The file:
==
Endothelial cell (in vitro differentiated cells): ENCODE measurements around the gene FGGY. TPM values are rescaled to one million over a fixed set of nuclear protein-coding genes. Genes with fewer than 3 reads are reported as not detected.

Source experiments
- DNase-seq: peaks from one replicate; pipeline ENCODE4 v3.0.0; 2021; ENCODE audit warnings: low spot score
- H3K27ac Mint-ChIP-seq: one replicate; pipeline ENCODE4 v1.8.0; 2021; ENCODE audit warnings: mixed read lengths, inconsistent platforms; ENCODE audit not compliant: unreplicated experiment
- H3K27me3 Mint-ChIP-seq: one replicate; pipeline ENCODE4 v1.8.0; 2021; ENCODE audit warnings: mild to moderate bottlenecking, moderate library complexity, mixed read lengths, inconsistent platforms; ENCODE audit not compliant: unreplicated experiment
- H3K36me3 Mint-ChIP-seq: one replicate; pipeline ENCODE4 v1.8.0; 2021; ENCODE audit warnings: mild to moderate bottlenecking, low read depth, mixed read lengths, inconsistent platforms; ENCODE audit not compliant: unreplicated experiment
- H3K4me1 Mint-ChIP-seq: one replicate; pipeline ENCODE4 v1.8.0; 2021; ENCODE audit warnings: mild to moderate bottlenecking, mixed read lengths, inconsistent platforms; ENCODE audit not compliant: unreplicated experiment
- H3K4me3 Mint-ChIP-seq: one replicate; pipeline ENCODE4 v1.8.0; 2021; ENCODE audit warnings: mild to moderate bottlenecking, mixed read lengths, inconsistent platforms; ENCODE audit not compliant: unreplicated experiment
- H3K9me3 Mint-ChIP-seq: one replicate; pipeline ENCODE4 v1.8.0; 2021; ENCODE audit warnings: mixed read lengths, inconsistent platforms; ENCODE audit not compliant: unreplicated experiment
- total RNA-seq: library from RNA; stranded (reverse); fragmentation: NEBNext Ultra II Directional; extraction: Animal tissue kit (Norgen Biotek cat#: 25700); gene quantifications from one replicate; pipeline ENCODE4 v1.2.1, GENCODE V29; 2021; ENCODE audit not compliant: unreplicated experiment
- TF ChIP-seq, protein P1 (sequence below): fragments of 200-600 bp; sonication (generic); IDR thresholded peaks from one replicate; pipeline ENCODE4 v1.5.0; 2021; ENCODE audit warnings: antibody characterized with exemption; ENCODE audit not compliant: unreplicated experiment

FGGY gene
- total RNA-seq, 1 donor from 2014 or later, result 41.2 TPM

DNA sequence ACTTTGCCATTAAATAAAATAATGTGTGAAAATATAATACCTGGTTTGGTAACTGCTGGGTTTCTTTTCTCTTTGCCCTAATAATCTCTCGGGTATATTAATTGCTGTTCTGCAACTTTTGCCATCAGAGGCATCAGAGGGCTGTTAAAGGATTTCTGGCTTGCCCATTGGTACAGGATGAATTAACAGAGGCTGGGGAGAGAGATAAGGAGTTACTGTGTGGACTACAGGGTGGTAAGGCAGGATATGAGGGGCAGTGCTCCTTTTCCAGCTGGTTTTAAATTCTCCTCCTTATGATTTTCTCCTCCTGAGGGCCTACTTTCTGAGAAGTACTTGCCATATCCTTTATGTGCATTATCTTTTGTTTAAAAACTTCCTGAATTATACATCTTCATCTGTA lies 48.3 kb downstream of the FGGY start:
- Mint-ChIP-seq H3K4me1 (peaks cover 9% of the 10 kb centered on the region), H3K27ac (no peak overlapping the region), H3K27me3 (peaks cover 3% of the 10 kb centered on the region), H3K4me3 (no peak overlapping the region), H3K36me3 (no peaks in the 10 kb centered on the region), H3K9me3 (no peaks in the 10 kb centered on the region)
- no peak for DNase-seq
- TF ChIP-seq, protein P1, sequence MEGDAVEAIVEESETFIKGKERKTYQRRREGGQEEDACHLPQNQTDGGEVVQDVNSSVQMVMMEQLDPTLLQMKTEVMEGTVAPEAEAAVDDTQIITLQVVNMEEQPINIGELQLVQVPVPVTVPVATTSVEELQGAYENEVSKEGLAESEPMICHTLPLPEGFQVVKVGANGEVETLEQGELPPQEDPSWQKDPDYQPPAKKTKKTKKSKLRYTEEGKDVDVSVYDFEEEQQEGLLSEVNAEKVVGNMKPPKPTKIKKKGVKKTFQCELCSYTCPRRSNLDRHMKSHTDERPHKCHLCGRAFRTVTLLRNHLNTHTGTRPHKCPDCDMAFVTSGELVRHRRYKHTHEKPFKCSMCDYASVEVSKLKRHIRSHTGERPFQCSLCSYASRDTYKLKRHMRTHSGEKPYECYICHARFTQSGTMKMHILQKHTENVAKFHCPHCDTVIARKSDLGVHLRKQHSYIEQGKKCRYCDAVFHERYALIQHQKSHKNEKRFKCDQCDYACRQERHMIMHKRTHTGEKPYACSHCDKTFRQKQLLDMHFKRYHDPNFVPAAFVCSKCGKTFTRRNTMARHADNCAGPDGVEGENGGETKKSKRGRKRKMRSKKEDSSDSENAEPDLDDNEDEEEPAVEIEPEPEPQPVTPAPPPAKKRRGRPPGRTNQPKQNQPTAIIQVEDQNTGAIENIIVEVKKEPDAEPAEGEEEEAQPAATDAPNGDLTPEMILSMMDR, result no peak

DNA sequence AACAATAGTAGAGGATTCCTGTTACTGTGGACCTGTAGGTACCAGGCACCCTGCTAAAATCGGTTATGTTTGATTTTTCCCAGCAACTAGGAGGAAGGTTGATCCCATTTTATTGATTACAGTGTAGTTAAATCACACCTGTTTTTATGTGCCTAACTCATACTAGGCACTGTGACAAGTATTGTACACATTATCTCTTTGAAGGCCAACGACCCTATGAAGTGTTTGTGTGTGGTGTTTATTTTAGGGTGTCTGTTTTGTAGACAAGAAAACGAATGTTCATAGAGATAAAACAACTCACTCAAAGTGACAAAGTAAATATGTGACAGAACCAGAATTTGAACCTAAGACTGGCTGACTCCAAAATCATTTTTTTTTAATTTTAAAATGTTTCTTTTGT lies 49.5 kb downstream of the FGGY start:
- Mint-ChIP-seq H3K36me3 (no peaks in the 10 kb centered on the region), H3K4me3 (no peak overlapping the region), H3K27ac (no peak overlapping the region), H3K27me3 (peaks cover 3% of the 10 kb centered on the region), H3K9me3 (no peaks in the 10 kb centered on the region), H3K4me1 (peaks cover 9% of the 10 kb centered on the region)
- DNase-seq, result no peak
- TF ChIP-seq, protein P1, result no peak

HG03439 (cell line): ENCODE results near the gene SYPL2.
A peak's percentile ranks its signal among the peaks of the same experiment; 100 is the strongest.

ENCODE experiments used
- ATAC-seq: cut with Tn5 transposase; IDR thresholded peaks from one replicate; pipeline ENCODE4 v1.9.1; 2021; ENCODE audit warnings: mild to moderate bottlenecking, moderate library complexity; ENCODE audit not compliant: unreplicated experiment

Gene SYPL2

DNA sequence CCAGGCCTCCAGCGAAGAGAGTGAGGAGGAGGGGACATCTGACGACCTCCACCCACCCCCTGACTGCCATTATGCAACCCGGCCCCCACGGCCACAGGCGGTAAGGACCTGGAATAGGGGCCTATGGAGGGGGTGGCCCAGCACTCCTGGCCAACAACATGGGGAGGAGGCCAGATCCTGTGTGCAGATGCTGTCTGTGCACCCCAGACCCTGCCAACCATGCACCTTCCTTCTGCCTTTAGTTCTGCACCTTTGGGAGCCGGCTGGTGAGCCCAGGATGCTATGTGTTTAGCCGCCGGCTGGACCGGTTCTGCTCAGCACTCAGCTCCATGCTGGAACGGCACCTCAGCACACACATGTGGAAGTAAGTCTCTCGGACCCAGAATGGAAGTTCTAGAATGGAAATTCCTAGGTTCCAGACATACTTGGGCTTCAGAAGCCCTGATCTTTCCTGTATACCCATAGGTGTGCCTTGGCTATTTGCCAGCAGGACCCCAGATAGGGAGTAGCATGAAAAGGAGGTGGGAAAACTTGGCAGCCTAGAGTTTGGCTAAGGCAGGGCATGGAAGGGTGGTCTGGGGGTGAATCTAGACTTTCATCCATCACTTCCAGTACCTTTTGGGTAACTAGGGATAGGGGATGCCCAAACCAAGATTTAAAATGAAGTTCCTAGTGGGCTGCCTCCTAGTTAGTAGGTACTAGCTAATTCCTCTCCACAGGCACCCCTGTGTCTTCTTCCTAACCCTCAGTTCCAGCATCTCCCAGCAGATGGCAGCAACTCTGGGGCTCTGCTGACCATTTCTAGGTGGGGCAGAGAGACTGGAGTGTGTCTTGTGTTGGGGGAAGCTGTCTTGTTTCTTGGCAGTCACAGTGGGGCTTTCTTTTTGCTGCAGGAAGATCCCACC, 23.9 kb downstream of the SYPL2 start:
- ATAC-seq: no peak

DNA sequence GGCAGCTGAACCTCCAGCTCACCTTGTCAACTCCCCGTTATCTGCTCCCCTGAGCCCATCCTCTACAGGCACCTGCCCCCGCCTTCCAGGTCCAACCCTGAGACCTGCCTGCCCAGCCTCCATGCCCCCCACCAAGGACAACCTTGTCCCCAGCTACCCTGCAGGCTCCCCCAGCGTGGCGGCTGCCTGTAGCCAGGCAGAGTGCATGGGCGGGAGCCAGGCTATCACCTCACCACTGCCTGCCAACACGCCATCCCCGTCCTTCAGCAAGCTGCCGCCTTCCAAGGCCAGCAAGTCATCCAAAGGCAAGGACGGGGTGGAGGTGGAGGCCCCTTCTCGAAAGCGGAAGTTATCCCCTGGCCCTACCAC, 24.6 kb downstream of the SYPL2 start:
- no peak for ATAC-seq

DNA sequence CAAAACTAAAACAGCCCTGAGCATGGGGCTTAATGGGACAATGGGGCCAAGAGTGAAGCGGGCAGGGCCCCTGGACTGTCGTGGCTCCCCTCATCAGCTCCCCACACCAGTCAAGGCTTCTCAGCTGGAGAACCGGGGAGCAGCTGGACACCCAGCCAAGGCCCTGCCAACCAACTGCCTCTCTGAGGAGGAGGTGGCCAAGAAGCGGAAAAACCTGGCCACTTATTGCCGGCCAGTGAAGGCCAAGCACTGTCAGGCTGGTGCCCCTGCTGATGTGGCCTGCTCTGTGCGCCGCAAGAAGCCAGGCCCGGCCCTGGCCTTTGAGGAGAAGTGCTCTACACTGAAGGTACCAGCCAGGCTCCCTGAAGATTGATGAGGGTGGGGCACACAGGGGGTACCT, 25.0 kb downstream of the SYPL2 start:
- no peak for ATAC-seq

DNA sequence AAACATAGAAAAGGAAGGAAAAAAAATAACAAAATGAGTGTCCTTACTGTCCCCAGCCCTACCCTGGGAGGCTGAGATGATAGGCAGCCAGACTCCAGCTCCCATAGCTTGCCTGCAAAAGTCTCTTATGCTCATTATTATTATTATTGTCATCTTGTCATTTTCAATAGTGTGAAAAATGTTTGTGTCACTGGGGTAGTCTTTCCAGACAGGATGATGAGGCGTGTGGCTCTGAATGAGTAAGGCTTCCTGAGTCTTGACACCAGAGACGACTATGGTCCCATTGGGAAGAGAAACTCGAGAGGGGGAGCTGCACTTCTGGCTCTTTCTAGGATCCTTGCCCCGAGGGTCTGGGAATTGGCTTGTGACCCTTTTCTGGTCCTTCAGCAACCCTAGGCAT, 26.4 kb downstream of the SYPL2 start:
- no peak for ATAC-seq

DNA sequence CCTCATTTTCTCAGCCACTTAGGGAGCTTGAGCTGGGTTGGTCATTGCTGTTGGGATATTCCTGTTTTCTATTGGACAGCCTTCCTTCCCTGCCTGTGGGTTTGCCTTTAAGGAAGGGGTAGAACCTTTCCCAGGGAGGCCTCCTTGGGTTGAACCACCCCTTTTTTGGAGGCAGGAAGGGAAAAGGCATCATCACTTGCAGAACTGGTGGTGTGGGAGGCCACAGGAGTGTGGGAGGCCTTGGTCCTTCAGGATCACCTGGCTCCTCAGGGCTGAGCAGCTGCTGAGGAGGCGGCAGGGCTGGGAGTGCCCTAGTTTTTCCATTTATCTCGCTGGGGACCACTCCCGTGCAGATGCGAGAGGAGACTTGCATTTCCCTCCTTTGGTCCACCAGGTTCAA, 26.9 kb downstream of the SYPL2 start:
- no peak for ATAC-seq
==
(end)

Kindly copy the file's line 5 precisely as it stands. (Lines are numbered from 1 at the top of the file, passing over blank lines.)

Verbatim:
- H3K27me3 Mint-ChIP-seq: one replicate; pipeline ENCODE4 v1.8.0; 2021; ENCODE audit warnings: mild to moderate bottlenecking, moderate library complexity, mixed read lengths, inconsistent platforms; ENCODE audit not compliant: unreplicated experiment